However, they pointed out that the standardized incidence ratio for new solid tumors increased with time, up to 30 years beyond the initial NHL diagnosis in survivors. They found that the greatest probability of new solid tumors occurred between 21 and 30 years after NHL diagnosis. Not surprisingly, advancing age at the time of initial NHL diagnosis was associated with lower incident rates of new tumors.

The authors believe that the greater incidence of solid tumors with time signifies that the risk associated with the damage caused by initial therapy does not diminish up to 30 years later.

Hemminki K, Lenner P, Sundquist J, et al: Risk of subsequent solid tumors after non- Hodgkin’s lymphoma: Effect of diagnostic age and time since diagnosis.

2008;26:1850-1857.

J Clin Oncol

%u25BA China

Can Chemoembolization and Radioblation Increase Survival in Patients With Large Liver Tumors?

As the incidence of hepatitis infection rises globally, so does the incidence of hepatocellular cancer. Only 30% of patients may receive benefit from aggressive therapy, such as resection, percutaneous ablation, or liver transplant. The use of chemoembolization, in which targeted chemotherapy is combined with induced ischemic necrosis using transcatheter embolization, and collectively referred to as TACE has been used to some effect in patients with multinodular liver cancer. The use of radiofrequency thermal ablation (RFA) has been proposed as an adjuvant therapy in some cases and as a primary therapy for uninodular hepatocellular cancer. Researchers from Linan, China, have attempted to evaluate the benefits of these technologies in combination treatment, or in individual treatment.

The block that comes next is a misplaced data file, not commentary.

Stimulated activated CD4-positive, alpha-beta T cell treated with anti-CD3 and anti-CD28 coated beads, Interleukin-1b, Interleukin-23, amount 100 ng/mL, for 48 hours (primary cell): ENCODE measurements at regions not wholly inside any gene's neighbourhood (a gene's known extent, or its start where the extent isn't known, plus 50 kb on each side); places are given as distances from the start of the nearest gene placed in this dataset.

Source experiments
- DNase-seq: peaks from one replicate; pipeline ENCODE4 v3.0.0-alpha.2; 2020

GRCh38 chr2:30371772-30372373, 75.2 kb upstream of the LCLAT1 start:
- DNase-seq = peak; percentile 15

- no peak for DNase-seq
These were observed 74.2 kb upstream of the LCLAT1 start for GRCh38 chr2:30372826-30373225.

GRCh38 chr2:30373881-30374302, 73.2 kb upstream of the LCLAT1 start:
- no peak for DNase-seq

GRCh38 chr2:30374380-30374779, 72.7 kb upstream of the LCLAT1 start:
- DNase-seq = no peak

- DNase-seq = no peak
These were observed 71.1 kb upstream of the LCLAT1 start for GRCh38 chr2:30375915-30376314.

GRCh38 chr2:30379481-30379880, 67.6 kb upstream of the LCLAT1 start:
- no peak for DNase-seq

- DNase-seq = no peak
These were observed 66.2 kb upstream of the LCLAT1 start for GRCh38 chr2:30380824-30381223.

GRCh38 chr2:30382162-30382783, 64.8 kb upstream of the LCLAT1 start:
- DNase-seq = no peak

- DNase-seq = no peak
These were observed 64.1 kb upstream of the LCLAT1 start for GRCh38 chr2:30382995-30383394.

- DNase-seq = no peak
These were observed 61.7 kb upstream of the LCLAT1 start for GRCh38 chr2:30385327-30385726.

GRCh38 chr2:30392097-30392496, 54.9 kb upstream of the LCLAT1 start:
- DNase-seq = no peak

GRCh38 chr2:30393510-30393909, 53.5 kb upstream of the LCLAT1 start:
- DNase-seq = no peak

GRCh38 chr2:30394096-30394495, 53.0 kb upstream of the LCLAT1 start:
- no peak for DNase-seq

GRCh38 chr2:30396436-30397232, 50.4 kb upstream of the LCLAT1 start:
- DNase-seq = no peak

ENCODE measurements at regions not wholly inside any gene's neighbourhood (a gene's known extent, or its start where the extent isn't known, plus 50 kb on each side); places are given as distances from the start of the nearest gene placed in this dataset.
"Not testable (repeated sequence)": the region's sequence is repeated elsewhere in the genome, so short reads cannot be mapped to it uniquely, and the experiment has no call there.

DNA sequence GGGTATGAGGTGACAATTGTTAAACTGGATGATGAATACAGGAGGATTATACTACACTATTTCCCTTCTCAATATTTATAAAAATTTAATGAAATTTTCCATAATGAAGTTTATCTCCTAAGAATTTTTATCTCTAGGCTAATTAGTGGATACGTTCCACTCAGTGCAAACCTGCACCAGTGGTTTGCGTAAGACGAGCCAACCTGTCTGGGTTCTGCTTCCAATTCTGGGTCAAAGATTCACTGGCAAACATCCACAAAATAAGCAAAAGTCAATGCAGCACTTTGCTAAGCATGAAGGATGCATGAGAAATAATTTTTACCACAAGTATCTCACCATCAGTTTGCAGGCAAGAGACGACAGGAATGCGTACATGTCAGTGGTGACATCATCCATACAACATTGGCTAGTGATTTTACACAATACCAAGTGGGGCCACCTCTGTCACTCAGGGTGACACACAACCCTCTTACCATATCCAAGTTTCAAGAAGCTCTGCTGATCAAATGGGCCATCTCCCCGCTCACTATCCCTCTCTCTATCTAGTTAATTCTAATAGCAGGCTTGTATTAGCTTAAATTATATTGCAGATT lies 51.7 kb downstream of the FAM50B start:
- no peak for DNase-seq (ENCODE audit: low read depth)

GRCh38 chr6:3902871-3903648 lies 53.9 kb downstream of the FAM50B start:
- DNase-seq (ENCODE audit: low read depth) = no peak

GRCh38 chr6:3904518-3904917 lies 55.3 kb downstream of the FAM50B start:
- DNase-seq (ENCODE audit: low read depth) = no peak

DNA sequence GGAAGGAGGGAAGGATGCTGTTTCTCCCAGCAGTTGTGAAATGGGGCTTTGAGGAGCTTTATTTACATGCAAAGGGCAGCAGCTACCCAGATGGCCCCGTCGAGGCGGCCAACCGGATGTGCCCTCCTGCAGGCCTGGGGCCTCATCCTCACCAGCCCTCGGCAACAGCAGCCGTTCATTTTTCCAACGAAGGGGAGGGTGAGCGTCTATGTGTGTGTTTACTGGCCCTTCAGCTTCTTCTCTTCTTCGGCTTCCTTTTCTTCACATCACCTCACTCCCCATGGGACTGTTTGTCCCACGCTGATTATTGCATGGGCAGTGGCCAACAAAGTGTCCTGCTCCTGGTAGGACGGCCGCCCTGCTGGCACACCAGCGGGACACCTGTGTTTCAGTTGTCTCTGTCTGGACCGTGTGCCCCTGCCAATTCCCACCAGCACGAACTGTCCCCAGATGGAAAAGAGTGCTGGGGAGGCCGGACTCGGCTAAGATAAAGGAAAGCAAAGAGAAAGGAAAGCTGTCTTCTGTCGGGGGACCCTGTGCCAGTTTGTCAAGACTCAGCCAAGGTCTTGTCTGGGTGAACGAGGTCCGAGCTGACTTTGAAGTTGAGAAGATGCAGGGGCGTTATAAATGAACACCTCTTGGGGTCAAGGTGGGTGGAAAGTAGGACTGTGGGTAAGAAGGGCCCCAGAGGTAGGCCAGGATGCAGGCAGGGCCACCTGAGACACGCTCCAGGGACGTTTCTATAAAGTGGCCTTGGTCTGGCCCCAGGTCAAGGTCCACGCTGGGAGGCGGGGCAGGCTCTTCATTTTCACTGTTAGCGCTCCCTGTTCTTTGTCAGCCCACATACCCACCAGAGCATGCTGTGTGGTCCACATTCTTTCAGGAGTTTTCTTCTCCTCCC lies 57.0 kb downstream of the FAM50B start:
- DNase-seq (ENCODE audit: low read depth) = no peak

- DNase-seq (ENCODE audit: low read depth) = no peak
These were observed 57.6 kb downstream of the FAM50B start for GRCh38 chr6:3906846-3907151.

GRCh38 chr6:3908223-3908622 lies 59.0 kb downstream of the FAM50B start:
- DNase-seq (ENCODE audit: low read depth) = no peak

In this randomized trial of patients with tumors of at least 3 cm in diameter, 96 patients were assigned to receive TACE before receiving RFA, 95 to receive TACE alone, and 100 to receive RFA alone. The investigators evaluated both the survival and response rate to each intervention.

They found that the likelihood for overall survival was increased for patients in the combined therapy group (hazard ratio, 2.50 for uninodular carcinoma and 1.87 for all carcinomas). The survivals in patients with uninodular tumors at one, three, and five years were 87%, 50%, and 15% in the RFA group and 93%, 79%, and 53%, respectively in the combined therapy group. The one- and five-year survivals in patients with multinodular tumors were also increased in the combined therapy group: 75% and 13% in the combined therapy group compared with 56% and 0% in the TACE-only group, respectively.

The authors also found lower recurrence rates in the combined therapy group (59% vs. 80% in TACE only and 81% in the RFA only group.

Effect of Therapies in Patients With Large Liver Tumors

Treatment

Median Survival*

Complete Response Rate

At Least Partial Response Rate

TACE and RFA

36 mo

55%

79%

TACE

24 mo

5%

59%

RFA

22 mo

37%

69%

*Based on 28.5 months median follow-up.

Based on these results, the investigators believe that performing TACE before RFA in patients with large hepatocellular tumors is a more effective intervention than either therapy alone, and it is effective in patients with uninodular and multinodular carcinomas.

Cheng BQ, Jia CQ, Liu CT, et al: Chemoembolization combined with radiofrequency ablation for patients with hepatocellular carcinoma larger than 3 cm: A randomized controlled trial.

2008;299:1669-1677.

JAMA